Words: Tim DiGravina
Craig Armstrong’s orchestral score for the Baz Luhrmann film The Great Gatsby which was released in 2013. Craig has collaborated on many scores with Baz Luhrmann, in particular Romeo and Juliet and Moulin Rouge – he actually calls Craig ‘the invisible maestro’ as he brings so much musical colour to the visual images of his films. On the soundtrack Craig captures the very essence of the movie with songs featuring Lana Del Rey and portrays the Gatsby world completely with romance, drama and decadence.
Since it was only two years earlier in 2005 that HBO covered the same material in a two-part, three-and-a-half-hour mini-series called Elizabeth I, starring Helen Mirren and Jeremy Irons, and there have been earlier depictions as well, one may wonder why the world needed yet another movie about the 16th century queen of England in 2007. But director Shekhar Kapur could make prior claim to the story in the sense that Elizabeth: The Golden Age was really a sequel, nine years on, to his 1998 film Elizabeth, also starring Cate Blanchett and Geoffrey Rush, and treating the famed monarch's early years. Elizabeth: The Golden Age moved on to the familiar events of the 1580s, well into Elizabeth's long reign, including the execution of Mary Queen of Scots and the defeat of the Spanish Armada. To handle the scoring, Kapur turned to two composers, Craig Armstrong and A.R. Rahman, who are co-credited on all the compositions. Their writing, for an orchestra with bits of "programming" (the percussion sounds augmented by synthesized effects here and there), seems well shaped to the story, providing stately, majestic themes like "Immensities" before turning to an ominous, foreboding cue with choir for the inevitable "Mary's Beheading" and drum rolls and rollicking rhythms for "Battle." At odd moments, for instance in the vocal solo in "Mary's Beheading" and in a sitar-like sound in "Divinity Theme," there is a seemingly inappropriate Indian flavor to the music. Such sounds recall similar elements in another adaptation of a thoroughly English story, Mira Nair's 2004 film of Vanity Fair, and one can't help wondering if the Indian or Indian-heritage artists making these films and these scores felt compelled to sneak a bit of their own culture in, whether it makes sense or not, perhaps as a claim on the Indian influence on the British Empire.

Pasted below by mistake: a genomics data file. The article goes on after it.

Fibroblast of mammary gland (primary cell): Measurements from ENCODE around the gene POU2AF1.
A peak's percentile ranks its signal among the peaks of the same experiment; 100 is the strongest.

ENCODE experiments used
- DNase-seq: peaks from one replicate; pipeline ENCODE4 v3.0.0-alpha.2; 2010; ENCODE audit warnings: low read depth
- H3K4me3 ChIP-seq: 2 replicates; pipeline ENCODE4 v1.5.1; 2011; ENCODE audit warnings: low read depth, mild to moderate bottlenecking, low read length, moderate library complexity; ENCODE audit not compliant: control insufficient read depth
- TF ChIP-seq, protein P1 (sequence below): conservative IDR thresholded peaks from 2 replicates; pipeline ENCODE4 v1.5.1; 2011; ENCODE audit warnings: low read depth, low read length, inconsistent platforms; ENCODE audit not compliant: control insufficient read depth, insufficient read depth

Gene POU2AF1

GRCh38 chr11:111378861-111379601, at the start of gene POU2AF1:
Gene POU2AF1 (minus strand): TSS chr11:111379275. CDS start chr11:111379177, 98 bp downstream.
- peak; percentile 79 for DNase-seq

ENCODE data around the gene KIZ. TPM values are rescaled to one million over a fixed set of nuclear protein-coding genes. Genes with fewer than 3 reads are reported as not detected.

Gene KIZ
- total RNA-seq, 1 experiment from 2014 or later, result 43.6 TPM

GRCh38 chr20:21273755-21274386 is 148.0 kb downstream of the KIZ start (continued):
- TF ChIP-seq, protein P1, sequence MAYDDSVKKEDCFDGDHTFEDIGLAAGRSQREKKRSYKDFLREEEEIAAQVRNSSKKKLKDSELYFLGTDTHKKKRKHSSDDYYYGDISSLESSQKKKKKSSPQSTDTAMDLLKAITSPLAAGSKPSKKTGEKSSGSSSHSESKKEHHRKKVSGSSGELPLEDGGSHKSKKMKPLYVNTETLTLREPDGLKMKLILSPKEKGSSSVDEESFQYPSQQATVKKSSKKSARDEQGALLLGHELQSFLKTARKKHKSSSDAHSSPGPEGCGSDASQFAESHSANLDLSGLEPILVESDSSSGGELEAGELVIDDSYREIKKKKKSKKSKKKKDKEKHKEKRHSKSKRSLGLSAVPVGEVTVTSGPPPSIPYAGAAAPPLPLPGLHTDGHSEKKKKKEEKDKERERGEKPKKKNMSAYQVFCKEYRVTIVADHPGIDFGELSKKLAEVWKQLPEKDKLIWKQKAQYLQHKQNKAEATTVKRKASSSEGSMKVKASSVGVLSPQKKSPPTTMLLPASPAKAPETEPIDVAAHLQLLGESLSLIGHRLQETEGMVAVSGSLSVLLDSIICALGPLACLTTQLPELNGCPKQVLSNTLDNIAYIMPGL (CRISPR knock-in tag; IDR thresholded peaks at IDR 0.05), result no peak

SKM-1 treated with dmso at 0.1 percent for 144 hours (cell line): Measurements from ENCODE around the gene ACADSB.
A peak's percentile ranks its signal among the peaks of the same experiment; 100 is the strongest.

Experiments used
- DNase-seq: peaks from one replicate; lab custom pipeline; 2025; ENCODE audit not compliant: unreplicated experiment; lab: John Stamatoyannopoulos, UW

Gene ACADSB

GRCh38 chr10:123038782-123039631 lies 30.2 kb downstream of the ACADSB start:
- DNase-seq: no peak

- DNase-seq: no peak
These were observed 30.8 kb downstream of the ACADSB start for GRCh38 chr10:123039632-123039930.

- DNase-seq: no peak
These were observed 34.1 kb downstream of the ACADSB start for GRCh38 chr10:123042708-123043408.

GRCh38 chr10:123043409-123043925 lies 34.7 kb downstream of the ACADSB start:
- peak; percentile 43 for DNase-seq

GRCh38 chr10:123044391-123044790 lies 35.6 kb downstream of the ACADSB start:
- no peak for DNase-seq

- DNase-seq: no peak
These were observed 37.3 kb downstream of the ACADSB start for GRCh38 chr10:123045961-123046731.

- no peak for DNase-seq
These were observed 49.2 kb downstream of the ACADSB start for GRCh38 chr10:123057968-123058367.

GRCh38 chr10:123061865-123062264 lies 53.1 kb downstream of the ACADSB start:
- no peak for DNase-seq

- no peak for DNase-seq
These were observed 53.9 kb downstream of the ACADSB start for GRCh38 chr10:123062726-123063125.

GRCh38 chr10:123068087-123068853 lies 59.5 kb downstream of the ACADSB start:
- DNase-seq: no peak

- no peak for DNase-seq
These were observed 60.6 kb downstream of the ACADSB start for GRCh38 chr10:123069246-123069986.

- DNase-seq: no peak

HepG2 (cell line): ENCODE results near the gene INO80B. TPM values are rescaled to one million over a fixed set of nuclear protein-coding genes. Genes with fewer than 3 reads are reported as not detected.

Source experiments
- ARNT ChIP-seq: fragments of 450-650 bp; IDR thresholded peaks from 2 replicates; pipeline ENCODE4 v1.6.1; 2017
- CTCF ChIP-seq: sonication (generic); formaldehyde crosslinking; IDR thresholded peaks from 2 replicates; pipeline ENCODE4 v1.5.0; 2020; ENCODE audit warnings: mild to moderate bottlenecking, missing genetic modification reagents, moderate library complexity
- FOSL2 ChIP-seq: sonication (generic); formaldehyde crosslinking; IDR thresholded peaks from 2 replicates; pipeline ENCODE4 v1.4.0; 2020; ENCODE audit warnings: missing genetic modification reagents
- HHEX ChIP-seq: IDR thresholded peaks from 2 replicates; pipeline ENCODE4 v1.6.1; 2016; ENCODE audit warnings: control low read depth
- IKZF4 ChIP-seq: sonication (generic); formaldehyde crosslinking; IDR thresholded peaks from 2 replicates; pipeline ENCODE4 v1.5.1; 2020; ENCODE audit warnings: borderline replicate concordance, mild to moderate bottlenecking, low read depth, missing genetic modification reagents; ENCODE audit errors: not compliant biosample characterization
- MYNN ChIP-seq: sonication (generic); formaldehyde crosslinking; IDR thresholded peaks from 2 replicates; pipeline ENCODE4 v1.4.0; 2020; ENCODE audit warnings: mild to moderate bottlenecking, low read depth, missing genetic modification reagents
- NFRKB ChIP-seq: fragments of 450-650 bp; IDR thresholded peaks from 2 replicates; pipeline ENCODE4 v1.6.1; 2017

Words: William Ruhlmann
The score for the feature film starring Liv Tyler and Robert Carlyle, Plunkett & Macleane alternates somber orchestral passages reminiscent of Gorecki's Third, the modern classical standby, with a few electronically enhanced moments more in league with Armstrong's compatriots in Massive Attack and Alpha.
Words: Keith Farley
Craig Armstrong's score for The Bone Collector adds to the film's dark, tense story of a bed-bound forensics detective (Denzel Washington) and a policewoman (Angelina Jolie) who must work together to stop a series of grisly murders.
Words: Heather Phares